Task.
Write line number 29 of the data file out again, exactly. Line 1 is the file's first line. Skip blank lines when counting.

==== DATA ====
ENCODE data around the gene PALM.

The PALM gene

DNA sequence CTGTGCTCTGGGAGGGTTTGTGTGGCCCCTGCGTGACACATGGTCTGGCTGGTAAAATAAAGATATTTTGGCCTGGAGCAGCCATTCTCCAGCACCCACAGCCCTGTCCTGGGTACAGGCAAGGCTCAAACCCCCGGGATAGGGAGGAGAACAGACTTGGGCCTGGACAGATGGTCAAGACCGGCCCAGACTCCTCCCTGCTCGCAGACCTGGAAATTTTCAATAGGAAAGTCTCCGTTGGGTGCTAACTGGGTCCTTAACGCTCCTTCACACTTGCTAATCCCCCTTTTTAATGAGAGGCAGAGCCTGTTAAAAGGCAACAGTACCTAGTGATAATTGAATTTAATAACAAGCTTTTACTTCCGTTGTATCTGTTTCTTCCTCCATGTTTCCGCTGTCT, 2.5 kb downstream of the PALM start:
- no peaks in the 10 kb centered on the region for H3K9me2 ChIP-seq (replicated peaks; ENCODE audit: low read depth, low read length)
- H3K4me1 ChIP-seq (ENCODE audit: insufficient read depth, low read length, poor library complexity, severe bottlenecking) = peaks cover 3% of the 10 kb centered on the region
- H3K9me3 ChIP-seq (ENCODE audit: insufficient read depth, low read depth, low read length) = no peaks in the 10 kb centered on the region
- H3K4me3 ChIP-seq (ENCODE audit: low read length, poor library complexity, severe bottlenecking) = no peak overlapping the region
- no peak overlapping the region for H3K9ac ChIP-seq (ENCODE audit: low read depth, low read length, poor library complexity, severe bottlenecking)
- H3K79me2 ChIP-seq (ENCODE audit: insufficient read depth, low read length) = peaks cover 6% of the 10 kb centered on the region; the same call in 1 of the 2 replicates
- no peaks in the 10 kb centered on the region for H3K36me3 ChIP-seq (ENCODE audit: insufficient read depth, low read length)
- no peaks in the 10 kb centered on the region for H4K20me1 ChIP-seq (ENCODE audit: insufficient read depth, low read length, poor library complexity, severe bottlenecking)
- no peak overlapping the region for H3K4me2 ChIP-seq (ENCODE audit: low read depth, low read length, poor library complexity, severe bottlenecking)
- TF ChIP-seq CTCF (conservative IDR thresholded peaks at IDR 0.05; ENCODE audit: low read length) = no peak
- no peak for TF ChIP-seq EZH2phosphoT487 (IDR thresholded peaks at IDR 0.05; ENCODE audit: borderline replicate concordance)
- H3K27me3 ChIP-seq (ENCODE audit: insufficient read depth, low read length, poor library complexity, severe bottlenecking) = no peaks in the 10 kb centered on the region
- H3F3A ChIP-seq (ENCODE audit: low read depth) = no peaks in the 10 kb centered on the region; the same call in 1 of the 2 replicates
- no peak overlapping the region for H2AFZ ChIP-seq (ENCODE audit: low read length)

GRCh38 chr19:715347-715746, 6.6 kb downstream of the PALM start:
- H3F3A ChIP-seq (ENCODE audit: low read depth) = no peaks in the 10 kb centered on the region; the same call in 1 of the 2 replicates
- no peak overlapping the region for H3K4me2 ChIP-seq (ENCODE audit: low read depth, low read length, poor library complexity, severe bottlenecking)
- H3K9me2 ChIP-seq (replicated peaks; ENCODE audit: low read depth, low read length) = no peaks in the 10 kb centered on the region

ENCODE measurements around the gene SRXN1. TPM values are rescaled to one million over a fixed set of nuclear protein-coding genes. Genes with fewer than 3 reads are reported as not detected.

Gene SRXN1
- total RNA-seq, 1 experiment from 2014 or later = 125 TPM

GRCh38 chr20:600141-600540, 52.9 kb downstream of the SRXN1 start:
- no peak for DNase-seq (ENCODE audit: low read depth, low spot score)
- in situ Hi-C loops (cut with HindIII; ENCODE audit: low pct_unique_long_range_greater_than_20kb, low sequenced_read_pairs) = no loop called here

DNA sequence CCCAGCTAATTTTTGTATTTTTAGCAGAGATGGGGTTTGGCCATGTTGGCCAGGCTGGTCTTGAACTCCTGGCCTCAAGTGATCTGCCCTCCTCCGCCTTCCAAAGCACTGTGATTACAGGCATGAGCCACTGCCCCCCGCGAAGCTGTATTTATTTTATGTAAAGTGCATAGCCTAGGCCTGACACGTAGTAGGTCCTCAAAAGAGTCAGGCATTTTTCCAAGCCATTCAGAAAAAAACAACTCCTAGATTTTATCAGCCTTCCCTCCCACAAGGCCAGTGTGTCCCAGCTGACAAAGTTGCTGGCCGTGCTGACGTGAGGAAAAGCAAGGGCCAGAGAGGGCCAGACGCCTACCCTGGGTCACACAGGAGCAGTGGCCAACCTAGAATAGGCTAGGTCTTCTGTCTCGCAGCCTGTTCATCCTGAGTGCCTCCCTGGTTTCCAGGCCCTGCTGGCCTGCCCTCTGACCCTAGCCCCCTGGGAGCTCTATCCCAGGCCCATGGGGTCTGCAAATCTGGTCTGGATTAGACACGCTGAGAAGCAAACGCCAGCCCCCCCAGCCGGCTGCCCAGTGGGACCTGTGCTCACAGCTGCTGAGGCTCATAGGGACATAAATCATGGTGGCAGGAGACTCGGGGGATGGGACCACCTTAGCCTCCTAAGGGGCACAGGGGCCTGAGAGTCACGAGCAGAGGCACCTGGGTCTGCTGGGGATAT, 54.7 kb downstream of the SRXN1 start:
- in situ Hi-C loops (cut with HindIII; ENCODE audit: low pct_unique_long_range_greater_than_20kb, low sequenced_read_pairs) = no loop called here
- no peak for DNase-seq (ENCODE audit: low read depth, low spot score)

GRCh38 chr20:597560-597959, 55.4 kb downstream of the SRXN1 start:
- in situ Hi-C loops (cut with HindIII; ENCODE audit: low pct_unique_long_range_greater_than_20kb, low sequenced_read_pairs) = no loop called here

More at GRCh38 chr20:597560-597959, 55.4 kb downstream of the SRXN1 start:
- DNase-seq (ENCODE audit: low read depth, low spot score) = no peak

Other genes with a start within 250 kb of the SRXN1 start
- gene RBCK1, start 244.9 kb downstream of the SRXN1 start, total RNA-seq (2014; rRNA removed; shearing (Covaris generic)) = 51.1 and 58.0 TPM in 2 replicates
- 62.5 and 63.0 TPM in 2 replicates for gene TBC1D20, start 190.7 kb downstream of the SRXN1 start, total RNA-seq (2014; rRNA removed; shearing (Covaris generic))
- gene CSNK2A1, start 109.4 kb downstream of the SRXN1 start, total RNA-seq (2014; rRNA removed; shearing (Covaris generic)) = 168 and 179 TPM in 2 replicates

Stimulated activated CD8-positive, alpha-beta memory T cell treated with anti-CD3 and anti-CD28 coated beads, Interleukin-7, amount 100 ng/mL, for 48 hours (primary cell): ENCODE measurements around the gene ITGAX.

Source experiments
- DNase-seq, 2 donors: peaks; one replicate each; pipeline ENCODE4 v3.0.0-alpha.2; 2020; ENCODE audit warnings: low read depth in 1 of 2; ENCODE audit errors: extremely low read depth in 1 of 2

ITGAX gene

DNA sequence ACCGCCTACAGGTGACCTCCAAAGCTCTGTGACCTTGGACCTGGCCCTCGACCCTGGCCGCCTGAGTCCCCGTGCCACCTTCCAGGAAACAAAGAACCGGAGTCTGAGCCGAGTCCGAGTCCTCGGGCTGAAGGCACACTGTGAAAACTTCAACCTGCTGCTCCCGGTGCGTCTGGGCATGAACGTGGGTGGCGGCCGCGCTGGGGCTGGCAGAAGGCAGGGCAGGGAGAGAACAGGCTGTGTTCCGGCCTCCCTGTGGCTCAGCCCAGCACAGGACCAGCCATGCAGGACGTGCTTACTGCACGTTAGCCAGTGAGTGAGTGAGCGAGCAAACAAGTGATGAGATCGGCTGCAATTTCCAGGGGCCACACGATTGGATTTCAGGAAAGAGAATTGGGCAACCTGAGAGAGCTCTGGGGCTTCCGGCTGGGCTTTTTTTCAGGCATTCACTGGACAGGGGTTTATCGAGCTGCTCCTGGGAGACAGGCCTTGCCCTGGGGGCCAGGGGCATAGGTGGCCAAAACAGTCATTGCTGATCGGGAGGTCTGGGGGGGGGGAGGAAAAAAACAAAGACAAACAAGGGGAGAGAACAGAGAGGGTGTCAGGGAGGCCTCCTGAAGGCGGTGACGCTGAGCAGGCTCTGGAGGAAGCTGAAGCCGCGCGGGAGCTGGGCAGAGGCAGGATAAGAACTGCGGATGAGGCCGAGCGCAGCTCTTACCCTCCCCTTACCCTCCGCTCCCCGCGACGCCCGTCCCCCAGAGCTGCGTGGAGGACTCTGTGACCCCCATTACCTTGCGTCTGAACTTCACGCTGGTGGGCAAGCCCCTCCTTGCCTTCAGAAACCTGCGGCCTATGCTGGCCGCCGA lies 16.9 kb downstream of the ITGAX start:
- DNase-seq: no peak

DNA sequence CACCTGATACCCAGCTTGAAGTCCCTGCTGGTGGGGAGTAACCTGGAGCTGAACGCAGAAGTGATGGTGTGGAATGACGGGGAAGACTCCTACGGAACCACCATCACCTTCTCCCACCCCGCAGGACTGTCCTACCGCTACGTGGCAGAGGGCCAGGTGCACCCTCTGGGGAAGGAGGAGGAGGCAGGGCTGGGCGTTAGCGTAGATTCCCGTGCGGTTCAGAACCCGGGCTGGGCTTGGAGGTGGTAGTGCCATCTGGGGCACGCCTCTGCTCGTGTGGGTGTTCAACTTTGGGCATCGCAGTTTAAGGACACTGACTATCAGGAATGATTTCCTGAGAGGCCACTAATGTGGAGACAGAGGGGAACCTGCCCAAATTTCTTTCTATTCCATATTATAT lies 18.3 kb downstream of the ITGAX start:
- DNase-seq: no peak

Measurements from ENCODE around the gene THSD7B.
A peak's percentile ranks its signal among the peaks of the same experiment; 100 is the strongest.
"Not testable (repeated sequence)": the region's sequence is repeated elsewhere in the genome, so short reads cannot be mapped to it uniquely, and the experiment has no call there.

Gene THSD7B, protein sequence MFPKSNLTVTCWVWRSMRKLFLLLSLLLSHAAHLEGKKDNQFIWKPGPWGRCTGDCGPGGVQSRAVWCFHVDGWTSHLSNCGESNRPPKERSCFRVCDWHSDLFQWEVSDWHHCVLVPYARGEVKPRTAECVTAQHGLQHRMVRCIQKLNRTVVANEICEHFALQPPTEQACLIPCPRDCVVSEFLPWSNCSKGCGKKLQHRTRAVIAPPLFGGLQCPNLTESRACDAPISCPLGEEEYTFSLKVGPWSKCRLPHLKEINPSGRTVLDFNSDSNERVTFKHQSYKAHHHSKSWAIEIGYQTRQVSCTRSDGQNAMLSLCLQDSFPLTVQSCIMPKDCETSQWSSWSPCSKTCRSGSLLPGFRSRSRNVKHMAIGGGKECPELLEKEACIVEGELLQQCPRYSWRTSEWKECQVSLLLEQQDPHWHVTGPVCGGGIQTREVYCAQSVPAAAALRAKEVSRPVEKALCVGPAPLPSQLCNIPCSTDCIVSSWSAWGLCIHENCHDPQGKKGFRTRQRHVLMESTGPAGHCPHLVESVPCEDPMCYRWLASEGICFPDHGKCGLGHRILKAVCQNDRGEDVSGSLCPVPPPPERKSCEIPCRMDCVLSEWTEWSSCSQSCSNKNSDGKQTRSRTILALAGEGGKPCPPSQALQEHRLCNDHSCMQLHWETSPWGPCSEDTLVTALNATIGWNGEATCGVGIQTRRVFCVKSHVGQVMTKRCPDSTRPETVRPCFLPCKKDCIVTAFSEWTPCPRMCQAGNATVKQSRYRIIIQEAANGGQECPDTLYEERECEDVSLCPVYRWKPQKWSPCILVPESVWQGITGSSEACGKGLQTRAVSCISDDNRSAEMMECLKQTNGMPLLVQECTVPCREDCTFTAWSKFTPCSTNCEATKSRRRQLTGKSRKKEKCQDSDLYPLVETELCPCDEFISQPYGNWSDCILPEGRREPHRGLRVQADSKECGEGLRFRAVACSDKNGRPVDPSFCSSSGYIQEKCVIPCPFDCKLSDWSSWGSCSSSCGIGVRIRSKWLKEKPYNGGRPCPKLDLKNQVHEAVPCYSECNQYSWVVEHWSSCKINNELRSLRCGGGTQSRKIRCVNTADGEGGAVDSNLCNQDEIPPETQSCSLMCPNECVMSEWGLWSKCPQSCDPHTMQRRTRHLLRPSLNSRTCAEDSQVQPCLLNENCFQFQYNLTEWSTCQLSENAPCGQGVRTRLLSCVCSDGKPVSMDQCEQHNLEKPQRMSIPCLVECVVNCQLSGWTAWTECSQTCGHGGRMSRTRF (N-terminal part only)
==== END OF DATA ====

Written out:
- in situ Hi-C loops (cut with HindIII; ENCODE audit: low pct_unique_long_range_greater_than_20kb, low sequenced_read_pairs) = no loop called here